Do you ever get used to it? To a certain degree, yeah. I’ve accepted it. I still stay in most of the time. Not “stay in” like locked in my house, but my friends drag me out. When you see me go into that club, my friends dragged me out. I had fun, but I know what’s coming. I know what’s coming inside. I know what’s coming outside. Sometimes it’s fun just to go out with friends, and you have to live your life. But I sincerely don’t harp on it anymore. I did, because it was shocking at first.
         I remember I bought an electric bass for my girlfriend right around then, and I came out of the music store and there was all this paparazzi. They were shooting me from down the block and in the car, and they had telephoto lenses and they’re like, “Come on, man, don’t be a dick, just take a picture.” And I’m like, “OK.” I said, “You got your picture,” and he goes, “It’s not like we’re gonna follow you.” And I was like, “OK, yeah. You got it, right?” But it was really unnerving.
         I got in the car, and three SUVs followed me with walkie-talkies [to communicate] with each other, and my friend headed them off so I could go home without them following me and knowing where I lived. And then, this was a surprise present for my then girlfriend for her birthday, and they published it, and they went back in the store and asked how much it was. And it wasn’t terribly expensive. [Laughs] And they highlighted my underwear and said what brand of underwear, and so all of a sudden it was this kind of scrutiny, and then, like, catching me and telling on me in a way, and they followed me, and so they were aggressive after I gave them the photograph. So there was this new thing, and that is difficult for anybody. You can’t complain about it, because when I see someone complaining about it I go, “You should be very grateful,” and most people feel that way: “Well, you knew this was coming.” But you don’t know that’s coming, and it shouldn’t necessarily come hand in hand with trying to do good work and be supportive of your movies and create awareness of your movies and your work.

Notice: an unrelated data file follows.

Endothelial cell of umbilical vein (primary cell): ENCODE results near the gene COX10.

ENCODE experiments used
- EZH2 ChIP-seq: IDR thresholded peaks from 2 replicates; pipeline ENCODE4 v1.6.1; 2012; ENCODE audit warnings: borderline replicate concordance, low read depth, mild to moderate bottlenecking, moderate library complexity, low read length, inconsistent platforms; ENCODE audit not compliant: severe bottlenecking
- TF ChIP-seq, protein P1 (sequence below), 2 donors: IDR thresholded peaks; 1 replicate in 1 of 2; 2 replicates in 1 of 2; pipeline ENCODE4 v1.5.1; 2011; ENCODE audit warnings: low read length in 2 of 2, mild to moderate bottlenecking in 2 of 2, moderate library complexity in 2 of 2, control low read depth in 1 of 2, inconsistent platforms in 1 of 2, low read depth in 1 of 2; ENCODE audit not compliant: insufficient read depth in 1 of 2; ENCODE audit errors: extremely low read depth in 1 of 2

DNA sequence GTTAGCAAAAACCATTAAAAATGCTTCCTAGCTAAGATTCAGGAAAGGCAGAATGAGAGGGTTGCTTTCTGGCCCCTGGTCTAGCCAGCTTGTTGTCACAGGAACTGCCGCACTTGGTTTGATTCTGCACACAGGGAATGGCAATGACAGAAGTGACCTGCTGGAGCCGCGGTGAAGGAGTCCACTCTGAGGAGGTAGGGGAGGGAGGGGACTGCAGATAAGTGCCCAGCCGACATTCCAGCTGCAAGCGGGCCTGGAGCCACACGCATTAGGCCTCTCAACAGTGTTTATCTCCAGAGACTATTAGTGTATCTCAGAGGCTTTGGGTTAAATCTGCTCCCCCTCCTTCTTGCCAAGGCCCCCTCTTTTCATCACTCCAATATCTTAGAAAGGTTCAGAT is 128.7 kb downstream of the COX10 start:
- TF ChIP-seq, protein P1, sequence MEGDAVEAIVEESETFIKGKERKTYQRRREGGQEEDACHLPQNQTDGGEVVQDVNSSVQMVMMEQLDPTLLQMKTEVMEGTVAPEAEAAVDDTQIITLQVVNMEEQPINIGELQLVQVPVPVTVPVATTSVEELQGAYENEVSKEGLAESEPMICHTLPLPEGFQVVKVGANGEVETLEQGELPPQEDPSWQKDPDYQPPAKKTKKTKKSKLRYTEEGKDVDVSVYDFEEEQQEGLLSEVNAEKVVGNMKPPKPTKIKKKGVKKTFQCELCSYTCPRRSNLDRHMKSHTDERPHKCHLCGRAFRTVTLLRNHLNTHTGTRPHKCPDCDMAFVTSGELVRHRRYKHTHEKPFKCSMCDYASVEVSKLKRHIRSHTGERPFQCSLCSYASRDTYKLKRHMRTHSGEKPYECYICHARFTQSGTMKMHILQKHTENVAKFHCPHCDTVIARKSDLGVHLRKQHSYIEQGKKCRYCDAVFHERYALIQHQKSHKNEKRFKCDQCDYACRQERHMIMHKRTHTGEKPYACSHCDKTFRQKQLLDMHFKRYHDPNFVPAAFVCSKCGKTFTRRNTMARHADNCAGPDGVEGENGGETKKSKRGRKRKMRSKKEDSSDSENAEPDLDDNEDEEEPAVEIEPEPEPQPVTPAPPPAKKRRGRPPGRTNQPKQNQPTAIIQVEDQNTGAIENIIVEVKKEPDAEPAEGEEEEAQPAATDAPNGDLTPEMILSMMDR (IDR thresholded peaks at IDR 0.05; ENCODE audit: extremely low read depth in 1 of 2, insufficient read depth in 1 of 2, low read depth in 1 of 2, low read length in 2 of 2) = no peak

It shouldn’t have anything to do with the rest of that. They shouldn’t be circling your underwear and telling stories before [your girlfriend’s] birthday.
         But aside from that, I do feel that even with that invasiveness, on the whole, even the paparazzi have been relatively fair to me. They’re nice to me when they see me. A couple of guys will say something to get a rise. But, whatever, it comes with it, and they’re trying to make a buck. I don’t give them a hard time. I’m not fighting with them. I give them a shot if I can give ’em a shot, and I walk away, and a lot of times they leave me be. That took some time, I guess, right?
There are a lot of new young actors coming up in the ranks. What advice, if any, would you give them about dealing with their newfound fame? I don’t know. I don’t know if I like giving advice so much. We’re all individuals, so it’s difficult. The younger you are, the more complicated fame is, for sure, the less fully formed you are as a human being, and the less loss you’ve experienced. Not necessarily; some young people have unfortunately had tremendous loss and disappointments in their life. Even though I’ve had plenty of ups and downs, I didn’t have the maturity and the sense of self-awareness to have gotten me through it as positively as I did if I had been in my early twenties. A five-year difference would have had a big impact. Because you have a tremendous amount of attention: All the girls think you’re beautiful all of a sudden, and people wanna be your friends — and they genuinely wanna be your friend. I don’t feel that it’s insincere. You now emanate some sort of light that you didn’t have before, and it’s created, but it’s too much. Even tons of positive energy on one person is still energy, and that does something. There’re repercussions for that kind of energy. It’s a lot of forces coming right at you, and that’s tumultuous for any young person.
It’s fascinating. It is. It’s an amazing thing. It’s an amazing thing to experience, having been on both sides of the coin.
Is this part of your job, the promotion, the hardest part? No, not really. It’s an awful thing when someone presumes to be rude and tries to take advantage of a situation where they may want something spicy, but they don’t know you, and they say something that’s insulting that I wouldn’t say to someone who was a stranger. That’s not fair.
         It’s not everybody. And I grew up going to the Village Voice my whole life; I was around journalists and artists and creative people. Things change the more you become known. It changes the nature of the interviews, and they progressively become more [fascinated] with your private life and less [interested in] maybe what’s important to you or your work.
They’re looking to tear you down. I don’t feel that too much, fortunately. I’m not big enough for them to want to really tear me down. [Laughs] A few people might not care for me, but that’s about it.
Not like Tiger Woods? Yeah, poor guy.